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Intergenerational Effects of Education on Risky Health Behaviours and Long-Term Health

Discussion Papers 1709, 57 S.

Mathias Huebener


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This paper estimates the causal effects of parental education on their children's risky health behaviours and health status. I study the intergenerational effects of a compulsory schooling reform in Germany after World War II. Implemented across federal states at different points in time, the reform increased the minimum number of school years from eight to nine. Instrumental variable estimates and difference-in-differences estimates reveal that increases in maternal schooling reduce children's probability to smoke and to be overweight in adolescence. The effects persist into adulthood, reducing chronic conditions that often result from unhealthy lifestyles. No such effects can be identified for paternal education. Increased investments in children's education and improvements in their peer environment early in life are important for explaining the effects. Changes in family income, family stability, fertility and parental health-related behaviours are less relevant empirically. The intergenerational effects of education on health and health-related behaviours exceed the direct effects. Studies neglecting the intergenerational perspective substantially understate the full causal effects.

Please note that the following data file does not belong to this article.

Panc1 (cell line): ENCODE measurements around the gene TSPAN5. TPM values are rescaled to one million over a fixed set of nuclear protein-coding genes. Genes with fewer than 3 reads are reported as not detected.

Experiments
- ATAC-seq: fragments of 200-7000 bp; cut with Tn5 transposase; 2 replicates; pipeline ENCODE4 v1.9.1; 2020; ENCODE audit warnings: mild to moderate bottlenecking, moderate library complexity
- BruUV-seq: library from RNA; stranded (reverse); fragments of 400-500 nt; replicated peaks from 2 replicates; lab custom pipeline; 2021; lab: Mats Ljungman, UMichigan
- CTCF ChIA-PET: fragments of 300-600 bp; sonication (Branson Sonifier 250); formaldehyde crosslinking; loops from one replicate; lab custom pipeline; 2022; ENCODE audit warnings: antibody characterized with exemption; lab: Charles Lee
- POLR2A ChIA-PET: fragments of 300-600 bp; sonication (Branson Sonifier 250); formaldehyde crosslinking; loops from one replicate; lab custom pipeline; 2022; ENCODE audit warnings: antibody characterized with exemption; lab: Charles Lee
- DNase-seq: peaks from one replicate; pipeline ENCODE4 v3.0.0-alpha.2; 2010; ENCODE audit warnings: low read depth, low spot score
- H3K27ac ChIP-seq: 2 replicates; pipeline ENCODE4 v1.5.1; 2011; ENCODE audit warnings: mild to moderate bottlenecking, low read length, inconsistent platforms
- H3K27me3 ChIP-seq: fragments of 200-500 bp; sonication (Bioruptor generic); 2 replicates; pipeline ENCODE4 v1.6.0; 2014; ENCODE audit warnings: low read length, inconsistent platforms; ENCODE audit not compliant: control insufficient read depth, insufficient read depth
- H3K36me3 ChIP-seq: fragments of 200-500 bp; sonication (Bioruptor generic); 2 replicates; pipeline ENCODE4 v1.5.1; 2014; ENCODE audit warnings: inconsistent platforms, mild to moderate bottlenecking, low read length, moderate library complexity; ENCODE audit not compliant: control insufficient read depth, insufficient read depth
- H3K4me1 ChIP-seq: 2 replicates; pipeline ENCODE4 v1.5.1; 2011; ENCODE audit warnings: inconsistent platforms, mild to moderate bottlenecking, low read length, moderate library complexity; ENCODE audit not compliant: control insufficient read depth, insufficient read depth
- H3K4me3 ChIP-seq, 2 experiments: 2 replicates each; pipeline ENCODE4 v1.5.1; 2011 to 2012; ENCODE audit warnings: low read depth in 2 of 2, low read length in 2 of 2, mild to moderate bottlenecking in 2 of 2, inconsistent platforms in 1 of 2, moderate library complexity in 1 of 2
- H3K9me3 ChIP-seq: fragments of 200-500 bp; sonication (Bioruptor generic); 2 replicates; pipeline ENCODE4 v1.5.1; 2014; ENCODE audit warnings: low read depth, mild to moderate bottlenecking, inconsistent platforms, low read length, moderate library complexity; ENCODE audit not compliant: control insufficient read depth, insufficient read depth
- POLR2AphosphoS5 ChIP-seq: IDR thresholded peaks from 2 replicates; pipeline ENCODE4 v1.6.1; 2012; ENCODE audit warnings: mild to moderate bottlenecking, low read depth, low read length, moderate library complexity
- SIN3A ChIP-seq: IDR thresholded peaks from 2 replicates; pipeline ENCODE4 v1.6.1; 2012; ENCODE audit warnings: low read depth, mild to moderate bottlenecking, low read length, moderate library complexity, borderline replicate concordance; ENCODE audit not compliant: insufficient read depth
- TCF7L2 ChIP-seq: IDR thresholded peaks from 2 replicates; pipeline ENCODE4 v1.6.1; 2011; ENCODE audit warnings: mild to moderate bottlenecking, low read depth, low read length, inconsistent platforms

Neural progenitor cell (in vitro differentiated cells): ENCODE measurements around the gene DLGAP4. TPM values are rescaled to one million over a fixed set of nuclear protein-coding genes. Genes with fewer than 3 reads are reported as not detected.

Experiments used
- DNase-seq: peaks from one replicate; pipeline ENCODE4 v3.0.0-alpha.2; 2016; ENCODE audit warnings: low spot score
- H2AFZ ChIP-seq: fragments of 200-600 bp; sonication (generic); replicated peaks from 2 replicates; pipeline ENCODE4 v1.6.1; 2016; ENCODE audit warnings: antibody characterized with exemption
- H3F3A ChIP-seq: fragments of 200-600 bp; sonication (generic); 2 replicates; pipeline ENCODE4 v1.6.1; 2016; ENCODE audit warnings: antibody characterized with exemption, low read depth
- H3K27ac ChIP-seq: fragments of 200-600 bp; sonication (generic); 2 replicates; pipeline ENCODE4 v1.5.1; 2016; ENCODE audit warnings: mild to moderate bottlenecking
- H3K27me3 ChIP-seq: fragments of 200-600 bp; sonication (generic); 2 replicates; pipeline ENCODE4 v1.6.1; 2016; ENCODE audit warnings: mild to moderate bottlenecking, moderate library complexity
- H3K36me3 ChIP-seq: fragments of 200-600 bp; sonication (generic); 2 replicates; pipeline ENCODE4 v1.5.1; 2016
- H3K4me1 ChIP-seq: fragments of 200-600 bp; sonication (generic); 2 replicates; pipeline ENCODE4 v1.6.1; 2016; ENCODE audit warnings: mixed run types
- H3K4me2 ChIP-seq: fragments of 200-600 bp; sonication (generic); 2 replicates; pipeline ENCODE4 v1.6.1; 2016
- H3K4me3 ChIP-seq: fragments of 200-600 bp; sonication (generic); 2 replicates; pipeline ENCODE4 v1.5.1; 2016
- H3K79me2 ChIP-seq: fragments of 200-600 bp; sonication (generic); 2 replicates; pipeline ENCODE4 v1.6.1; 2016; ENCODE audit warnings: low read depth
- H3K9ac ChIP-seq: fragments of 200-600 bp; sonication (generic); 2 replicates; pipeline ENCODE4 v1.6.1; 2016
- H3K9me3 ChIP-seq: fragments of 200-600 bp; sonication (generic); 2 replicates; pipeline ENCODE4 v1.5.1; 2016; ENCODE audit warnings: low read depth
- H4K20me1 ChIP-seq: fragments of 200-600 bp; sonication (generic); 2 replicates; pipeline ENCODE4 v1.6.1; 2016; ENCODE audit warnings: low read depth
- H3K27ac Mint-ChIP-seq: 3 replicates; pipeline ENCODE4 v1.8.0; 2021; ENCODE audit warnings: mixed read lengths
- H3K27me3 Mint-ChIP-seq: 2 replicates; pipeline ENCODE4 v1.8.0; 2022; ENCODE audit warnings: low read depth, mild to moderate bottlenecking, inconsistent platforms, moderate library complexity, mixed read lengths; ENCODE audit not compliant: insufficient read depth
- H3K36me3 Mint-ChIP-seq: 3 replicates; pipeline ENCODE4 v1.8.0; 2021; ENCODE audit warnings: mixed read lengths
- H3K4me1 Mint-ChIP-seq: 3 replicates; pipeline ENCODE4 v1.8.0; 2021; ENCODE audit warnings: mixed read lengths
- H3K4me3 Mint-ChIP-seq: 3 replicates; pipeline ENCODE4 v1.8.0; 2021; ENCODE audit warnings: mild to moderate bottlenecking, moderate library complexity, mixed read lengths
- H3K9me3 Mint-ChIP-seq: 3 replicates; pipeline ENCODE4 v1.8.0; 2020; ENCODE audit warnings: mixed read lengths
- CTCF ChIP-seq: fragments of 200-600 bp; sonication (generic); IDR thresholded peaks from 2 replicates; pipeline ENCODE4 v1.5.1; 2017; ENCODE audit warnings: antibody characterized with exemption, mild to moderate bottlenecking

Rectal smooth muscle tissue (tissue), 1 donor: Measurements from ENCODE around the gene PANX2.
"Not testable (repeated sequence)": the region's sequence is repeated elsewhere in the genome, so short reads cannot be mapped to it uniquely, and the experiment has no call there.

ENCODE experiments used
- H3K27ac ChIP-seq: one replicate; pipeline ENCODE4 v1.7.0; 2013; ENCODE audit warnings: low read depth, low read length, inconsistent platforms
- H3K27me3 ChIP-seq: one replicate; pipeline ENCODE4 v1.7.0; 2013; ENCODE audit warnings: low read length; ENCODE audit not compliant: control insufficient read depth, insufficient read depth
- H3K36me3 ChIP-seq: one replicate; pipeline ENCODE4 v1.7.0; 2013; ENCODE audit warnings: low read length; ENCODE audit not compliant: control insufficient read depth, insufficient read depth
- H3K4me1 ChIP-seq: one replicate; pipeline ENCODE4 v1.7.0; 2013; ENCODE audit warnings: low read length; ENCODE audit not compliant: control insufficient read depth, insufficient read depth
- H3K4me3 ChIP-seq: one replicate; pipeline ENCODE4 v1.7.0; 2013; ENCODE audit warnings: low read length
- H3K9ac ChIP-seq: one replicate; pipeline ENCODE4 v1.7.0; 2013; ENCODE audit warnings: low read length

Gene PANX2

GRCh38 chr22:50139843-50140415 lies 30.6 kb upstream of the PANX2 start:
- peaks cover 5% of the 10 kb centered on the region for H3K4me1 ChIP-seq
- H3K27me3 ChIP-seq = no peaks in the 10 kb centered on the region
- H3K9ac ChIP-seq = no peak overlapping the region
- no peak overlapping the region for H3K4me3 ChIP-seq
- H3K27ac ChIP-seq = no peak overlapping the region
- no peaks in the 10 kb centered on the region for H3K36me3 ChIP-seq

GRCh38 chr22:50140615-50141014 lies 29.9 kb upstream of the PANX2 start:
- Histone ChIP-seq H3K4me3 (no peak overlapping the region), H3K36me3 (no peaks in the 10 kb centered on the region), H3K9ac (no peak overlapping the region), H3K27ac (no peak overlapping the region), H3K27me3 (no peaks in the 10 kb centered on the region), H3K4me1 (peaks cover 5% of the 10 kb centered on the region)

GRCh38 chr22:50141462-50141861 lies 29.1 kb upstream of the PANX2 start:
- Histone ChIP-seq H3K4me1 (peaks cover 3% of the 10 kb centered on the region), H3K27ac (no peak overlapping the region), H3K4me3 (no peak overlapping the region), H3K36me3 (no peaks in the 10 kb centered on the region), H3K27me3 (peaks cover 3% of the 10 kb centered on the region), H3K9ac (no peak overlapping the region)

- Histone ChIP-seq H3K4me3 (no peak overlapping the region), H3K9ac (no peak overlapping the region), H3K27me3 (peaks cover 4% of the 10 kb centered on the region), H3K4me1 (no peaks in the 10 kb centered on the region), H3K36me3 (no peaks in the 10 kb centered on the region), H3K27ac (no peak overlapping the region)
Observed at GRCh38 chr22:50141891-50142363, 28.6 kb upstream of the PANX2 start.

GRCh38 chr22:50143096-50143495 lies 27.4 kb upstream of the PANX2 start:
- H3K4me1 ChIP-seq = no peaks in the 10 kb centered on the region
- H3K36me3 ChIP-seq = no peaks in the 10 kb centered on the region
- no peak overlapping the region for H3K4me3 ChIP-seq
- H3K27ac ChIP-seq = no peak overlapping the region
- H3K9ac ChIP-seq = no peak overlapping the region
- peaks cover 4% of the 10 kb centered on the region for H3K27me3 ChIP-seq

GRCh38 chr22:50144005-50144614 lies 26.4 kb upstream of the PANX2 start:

Topics: Health

JEL-Classification: I12;I20
Keywords: Parental education, returns to education, smoking, overweight, compulsory schooling
Frei zugängliche Version: (econstor)